May 10, 2013: This post has been corrected.
Since the financial crash, jobs have held a top spot in public discussion. But among all the employment talk, one sector of the workforce has consistently received relatively little attention: interns.
In the past few decades, the number of internships in the United States has ballooned. One recent study found that just over half of graduating college seniors had held some sort of internship. That’s more than double the rate another study found two decades ago.
But legal protection for interns, particularly those who are unpaid, hasn’t kept pace with this rapidly emerging workforce.
That’s why we’re turning our eyes to internships in the U.S.
There are six criteria that must be met for an internship in the for-profit sector to qualify to be unpaid under federal law. One of the key criteria is that the position must be of more benefit to the intern than of benefit to the company. Companies can’t just use interns to replace regular employees.
The Department of Labor may examine internships during investigations of an employer’s compliance with wage standards and record-keeping provisions of the Fair Labor Standards Act, according to a spokesperson.
But Dr. Philip Gardner, director of the Collegiate Employment Research Institute at Michigan State University, says the government’s enforcement efforts have been passive.
“You have to file a complaint for them to act,” he said. “The rules are there. But in the scheme of things, the [Department of Labor] wouldn’t spend a lot of time heading out to employers.”
The agency receives only a handful of complaints per year, said the spokesperson. As the New York Times has reported, a few states have also begun investigations and fined employers.
Ross Perlin, author of Intern Nation, said he’s heard mixed reports about how responsive the Department of Labor is to complaints.
“In fairness to the Department of Labor, they require political will to go after things like this,” he said. “My impression is that there are people there who get it. But they have issues around their budget and what they can do.”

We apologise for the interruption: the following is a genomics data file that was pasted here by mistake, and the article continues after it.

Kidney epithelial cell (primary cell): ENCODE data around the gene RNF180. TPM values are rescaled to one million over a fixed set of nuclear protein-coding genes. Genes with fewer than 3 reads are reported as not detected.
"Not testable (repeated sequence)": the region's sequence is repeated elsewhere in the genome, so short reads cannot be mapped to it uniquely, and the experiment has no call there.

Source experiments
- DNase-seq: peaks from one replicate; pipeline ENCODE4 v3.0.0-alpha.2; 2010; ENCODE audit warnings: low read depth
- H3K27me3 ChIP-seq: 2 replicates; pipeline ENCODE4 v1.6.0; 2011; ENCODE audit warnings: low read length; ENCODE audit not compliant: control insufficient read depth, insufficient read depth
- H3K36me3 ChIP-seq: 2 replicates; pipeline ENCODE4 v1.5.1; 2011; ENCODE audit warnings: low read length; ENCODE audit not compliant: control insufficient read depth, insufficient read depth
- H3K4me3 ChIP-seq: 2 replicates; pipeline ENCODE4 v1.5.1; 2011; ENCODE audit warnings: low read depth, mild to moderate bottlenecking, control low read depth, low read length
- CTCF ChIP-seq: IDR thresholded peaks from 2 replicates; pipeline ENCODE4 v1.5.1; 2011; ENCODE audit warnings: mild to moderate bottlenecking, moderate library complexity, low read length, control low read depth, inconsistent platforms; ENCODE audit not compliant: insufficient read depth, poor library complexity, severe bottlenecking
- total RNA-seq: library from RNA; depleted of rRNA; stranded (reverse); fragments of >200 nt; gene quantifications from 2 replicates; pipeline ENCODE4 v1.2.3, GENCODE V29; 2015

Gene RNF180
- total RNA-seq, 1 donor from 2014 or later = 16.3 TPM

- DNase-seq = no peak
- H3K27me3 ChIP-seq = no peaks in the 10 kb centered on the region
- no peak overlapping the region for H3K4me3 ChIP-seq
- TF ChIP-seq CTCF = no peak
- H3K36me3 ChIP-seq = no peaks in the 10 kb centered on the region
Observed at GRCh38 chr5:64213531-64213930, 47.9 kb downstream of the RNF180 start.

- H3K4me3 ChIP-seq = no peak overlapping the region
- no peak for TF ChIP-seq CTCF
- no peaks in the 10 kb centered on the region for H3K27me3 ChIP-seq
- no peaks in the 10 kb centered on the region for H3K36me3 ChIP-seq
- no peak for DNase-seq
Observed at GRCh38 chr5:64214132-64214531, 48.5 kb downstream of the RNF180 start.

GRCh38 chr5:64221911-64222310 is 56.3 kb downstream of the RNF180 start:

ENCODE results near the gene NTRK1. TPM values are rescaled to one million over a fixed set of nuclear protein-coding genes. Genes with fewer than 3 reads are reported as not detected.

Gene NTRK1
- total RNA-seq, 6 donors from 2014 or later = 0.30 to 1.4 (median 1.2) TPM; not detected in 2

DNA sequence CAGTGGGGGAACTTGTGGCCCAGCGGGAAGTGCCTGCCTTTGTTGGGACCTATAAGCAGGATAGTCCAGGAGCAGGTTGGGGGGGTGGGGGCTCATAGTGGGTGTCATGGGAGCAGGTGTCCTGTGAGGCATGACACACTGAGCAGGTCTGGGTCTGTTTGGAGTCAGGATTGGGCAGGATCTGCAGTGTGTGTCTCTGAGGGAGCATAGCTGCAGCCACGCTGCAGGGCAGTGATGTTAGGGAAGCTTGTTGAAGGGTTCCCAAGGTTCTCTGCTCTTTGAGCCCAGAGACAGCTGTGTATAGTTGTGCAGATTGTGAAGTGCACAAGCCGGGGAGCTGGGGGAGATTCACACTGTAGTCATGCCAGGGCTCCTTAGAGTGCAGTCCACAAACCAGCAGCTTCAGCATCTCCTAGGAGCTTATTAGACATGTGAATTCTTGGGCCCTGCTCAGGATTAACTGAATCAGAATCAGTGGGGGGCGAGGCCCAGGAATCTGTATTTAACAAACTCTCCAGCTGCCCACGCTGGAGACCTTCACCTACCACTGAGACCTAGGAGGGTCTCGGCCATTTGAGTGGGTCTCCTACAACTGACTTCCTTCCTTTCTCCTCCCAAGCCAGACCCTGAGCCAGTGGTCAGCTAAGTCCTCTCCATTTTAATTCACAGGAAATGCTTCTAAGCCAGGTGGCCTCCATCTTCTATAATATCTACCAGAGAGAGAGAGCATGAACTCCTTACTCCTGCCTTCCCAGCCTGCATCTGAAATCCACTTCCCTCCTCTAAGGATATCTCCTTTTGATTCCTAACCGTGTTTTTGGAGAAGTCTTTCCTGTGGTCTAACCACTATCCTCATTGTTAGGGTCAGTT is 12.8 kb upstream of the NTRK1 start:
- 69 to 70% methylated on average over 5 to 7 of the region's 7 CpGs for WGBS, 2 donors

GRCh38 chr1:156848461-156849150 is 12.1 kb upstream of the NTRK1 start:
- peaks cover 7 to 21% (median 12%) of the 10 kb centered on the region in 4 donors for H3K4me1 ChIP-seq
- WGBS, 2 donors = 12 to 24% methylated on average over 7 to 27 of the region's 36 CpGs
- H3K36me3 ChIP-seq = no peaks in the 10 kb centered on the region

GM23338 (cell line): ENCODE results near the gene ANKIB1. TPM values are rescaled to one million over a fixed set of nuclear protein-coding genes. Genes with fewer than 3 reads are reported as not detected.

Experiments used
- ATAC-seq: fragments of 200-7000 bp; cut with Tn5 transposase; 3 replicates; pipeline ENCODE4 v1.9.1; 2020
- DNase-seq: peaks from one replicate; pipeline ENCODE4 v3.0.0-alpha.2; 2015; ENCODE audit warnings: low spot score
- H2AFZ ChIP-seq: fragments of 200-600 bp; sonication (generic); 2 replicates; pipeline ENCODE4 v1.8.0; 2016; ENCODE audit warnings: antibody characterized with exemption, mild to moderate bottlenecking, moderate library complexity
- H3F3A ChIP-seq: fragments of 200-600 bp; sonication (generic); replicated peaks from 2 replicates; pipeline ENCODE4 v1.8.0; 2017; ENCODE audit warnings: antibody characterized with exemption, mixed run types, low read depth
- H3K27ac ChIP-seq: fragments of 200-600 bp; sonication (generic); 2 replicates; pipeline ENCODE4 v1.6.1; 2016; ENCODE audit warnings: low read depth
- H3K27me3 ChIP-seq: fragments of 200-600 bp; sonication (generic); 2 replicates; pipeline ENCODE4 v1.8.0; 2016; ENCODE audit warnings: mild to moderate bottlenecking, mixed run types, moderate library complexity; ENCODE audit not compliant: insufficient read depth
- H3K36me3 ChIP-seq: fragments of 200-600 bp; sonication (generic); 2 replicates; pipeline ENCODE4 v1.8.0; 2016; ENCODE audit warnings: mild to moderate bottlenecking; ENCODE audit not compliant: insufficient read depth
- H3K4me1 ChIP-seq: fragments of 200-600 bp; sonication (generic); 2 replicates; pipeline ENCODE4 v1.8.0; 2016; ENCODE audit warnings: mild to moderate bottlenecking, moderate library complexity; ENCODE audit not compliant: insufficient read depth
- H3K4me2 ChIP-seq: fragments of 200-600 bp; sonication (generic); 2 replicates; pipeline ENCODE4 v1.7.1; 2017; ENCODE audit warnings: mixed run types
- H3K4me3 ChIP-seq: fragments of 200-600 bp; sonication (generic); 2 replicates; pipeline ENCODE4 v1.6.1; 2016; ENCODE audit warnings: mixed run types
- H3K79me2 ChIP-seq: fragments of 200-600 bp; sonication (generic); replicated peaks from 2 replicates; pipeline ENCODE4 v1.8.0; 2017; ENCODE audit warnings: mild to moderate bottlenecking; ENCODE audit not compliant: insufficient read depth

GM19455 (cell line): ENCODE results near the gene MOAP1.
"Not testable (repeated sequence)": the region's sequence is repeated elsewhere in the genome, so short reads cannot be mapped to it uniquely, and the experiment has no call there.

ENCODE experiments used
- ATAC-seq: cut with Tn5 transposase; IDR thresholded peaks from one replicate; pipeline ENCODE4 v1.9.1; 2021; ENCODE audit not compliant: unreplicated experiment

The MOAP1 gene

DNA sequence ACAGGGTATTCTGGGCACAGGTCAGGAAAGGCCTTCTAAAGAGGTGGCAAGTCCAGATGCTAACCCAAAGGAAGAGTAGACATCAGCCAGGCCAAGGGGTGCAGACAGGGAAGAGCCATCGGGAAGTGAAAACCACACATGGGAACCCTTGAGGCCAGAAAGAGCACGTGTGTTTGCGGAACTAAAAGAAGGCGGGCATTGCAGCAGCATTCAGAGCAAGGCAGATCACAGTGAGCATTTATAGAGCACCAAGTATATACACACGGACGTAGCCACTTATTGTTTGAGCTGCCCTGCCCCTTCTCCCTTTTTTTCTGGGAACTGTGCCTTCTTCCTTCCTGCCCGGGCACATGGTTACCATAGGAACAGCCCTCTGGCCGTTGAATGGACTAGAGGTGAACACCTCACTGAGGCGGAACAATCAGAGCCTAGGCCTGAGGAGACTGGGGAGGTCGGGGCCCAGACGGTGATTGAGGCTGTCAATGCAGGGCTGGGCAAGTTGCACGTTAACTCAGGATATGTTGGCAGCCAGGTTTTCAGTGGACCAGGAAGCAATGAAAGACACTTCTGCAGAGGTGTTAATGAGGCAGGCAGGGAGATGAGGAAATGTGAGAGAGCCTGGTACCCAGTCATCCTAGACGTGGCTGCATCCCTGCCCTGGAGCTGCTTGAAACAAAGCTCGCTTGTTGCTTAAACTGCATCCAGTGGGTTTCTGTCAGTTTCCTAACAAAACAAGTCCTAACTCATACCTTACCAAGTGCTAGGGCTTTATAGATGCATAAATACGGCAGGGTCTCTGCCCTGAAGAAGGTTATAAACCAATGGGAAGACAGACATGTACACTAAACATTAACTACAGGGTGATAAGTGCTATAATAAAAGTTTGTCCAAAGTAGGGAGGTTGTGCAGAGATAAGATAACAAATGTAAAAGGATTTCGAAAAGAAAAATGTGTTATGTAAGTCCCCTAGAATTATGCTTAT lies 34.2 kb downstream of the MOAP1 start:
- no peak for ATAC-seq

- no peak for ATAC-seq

“Do I think they could do more?” said Perlin. “Yes, ideally.”
So, how many interns are being employed in violation of federal guidelines? What role do colleges and universities play in placing them? What protections cover interns in cases of discrimination or abuse?
We’re launching an investigation to explore answers to some of these questions. And we want to hear your stories. If you've held an internship in the past three years, help us by filling out the form below.
We're most interested in internships held during 2013, but we welcome stories about internships that began as early as Spring 2010. We will publish these stories along with your employer’s name, but your name will remain confidential.
If you have an upcoming summer internship, sign up for an email alert here and we’ll remind you to submit your story in September. The same email listserv will also alert you to other ways to get involved in this investigation.
Have you had to turn down an internship because you needed to get paid? Share your story with us here.
Correction: An earlier version of this post said the Department of Labor released a six-point unpaid internship test in April 2010. They actually released a fact sheet highlighting the test, which already existed.
Thanks for your interest; this project has been archived and we are no longer accepting submissions.